An overall gain of 1,186 Republican voters between Sept. 26 and Oct. 11 -- the last day to register before the Nov. 8 general election -- represents nearly a third of the total increase in Republican voter rolls since the last state and county elections in "Slowly but surely, Howard County is becoming more Republican," said Allan Kittleman, chairman of the county
Republican Central Committee.
Democrats still maintain a big advantage over Republicans: 49.6 percent of the electorate to 36.4 percent.
But that's down slightly from 1990, when the difference was 51.0 percent to 36.8 percent.
That might appear to be a commanding lead for Democrats.
But Mr. Kittleman said it's exactly where the local Republican Party has wanted to be for decades.
"We knew that if we got down to a level that was close to 1.4 Democrats] to 1 [Republican], we'd basically start winning, and that's what we've been doing," Mr. Kittleman said.
"Because there're so many conservative Democrats, it's basically dead even."
The 1.4-to-1 ratio was achieved by the last general election in 1990, when Republicans surprised the Democrats and defeated a slew of Democratic incumbents.
While Republicans are narrowing the registration gap between their party and the Democrats, independent voters are the only group with an increasing share of the electorate.
As a combined group, independent voters and those affiliated with other political parties gained since 1990 at the expense of both the Democrats and the Republicans.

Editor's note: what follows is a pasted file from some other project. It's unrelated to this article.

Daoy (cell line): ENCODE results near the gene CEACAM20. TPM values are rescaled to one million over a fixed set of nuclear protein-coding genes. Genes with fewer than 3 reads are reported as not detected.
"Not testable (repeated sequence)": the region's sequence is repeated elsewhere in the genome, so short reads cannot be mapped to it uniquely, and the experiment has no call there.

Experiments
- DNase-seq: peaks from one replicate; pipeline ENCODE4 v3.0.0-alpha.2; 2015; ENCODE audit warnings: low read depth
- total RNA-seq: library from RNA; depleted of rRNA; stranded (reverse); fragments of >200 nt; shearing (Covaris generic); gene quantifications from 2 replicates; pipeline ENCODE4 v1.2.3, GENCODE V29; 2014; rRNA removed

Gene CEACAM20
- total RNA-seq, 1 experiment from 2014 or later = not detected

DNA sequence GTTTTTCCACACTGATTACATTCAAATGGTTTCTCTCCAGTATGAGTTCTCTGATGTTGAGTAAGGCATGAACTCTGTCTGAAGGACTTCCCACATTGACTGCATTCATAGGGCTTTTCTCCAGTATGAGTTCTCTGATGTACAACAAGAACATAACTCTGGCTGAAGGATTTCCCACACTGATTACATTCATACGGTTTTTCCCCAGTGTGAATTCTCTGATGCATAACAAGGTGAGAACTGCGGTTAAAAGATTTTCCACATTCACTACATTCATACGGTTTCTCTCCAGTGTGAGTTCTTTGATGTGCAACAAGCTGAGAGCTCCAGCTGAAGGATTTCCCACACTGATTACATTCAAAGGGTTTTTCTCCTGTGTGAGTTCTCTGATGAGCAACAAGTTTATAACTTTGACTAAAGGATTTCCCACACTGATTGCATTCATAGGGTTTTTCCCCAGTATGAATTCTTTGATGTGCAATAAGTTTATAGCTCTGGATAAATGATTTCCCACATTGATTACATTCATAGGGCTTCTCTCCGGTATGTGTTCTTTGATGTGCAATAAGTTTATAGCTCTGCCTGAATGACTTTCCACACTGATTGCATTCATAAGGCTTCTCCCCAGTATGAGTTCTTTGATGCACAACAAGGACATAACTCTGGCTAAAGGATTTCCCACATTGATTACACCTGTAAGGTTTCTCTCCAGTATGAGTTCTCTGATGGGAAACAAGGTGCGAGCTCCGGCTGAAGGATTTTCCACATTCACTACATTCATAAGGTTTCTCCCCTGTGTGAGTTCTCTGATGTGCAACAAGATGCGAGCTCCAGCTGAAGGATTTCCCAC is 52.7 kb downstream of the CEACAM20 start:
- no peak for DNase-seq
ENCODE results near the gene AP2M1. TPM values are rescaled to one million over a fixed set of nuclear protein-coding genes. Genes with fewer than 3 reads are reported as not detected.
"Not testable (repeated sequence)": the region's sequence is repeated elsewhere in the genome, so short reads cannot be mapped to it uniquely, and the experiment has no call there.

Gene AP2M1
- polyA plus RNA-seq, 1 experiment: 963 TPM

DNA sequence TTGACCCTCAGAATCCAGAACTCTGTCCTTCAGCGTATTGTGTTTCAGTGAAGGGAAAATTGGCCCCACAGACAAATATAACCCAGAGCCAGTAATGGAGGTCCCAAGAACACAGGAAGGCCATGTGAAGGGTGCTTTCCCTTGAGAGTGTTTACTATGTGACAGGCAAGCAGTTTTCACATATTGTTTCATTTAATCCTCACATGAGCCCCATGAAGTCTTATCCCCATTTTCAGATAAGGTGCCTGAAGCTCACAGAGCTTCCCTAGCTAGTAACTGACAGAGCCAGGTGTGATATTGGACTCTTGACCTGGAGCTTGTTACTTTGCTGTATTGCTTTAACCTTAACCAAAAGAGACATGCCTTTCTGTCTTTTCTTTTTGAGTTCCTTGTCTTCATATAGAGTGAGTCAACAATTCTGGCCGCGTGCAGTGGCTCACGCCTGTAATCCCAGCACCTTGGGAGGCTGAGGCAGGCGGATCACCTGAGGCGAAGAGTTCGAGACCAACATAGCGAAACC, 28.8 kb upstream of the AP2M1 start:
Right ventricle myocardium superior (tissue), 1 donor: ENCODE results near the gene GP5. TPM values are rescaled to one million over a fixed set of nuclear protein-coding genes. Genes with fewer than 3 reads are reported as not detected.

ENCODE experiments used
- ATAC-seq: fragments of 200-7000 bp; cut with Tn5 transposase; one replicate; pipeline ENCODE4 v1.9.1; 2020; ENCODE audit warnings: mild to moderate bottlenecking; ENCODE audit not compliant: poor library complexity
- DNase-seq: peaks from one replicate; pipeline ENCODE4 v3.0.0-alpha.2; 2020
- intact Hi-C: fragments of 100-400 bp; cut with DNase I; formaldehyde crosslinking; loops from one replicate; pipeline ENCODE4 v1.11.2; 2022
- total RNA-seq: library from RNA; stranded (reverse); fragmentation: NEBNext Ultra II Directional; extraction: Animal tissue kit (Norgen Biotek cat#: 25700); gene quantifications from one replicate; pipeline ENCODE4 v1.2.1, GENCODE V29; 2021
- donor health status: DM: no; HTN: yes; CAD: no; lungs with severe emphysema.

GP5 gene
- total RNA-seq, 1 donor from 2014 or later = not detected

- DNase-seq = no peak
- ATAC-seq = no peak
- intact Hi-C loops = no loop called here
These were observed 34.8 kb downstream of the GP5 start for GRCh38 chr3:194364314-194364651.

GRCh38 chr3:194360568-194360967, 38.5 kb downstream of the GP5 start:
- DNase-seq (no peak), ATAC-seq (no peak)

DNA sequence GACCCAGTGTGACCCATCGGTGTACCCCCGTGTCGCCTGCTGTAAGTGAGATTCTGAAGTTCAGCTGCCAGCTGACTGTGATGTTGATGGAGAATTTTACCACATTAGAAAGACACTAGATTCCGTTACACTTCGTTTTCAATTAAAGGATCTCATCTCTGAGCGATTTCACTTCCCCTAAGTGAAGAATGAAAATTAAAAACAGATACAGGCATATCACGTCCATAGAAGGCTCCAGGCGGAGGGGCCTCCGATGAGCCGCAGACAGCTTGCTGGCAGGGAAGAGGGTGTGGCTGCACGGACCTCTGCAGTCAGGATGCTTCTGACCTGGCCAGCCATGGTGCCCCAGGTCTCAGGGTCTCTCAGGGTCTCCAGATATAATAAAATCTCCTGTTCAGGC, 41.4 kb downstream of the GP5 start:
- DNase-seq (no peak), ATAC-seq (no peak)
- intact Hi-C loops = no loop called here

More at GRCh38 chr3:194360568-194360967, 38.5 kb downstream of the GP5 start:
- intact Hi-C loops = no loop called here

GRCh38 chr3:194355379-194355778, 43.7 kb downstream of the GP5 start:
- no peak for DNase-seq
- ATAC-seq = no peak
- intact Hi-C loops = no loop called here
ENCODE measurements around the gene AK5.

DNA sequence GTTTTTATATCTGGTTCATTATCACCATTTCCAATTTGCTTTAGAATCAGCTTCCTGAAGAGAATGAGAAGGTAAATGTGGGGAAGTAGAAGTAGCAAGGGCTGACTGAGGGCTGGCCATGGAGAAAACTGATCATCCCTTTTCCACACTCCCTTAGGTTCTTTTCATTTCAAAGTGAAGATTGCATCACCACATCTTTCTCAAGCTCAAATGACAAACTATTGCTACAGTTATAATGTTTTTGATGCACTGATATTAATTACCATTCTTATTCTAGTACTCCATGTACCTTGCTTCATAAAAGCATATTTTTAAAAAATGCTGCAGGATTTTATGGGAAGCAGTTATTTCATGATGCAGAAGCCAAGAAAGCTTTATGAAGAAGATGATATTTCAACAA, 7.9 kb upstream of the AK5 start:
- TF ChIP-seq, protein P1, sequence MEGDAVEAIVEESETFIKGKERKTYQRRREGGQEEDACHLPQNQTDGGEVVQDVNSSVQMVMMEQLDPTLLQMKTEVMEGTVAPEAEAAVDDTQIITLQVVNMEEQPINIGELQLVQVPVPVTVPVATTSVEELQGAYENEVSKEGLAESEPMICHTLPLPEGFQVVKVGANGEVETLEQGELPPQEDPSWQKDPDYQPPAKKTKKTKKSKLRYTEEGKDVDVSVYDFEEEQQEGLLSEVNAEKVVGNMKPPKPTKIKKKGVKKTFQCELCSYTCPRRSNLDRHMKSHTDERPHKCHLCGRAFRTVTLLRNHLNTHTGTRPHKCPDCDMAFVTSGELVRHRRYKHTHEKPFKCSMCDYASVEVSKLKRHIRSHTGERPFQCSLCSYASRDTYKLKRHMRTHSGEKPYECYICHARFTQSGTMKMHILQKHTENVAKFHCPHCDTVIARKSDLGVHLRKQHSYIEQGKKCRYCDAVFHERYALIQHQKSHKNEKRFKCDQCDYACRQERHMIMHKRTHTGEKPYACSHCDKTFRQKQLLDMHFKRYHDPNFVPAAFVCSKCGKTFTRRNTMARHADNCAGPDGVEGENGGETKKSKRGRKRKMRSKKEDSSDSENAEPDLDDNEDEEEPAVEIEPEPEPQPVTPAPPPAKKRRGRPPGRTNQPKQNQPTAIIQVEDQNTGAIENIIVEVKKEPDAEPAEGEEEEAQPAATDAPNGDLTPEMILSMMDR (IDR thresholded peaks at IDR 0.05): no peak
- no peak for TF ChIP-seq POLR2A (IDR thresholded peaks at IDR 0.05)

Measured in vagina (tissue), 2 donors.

Howard's 13,855 independent voters -- plus 992 affiliated with other parties -- now make up 14 percent of the electorate. Four years ago, it was 11.5 percent.
Yesterday, each of the two main parties had its own mathematical spin on the meaning of the voter registration tallies.
Pointing to new registrants, county Democratic Central Committee Chairwoman Carol Fisher said the last-minute Republican gains were "hardly representative" of the overall registration of the seven months right before the primary. During that period, she said, 646 more Democrats registered than Republicans.
Mr. Kittleman and county Republican leaders prefer to look at the latest ratio of Democrats to Republicans, which now stands at 1.363 to 1.
"It's gone down," he said over the telephone, his calculator clicking in the background.
He noted that in 1990, there were 1.387 Democrats for every Republican -- a smidgen of a difference that could carry some political meaning when applied across the county's total registered electorate of 106,389 voters.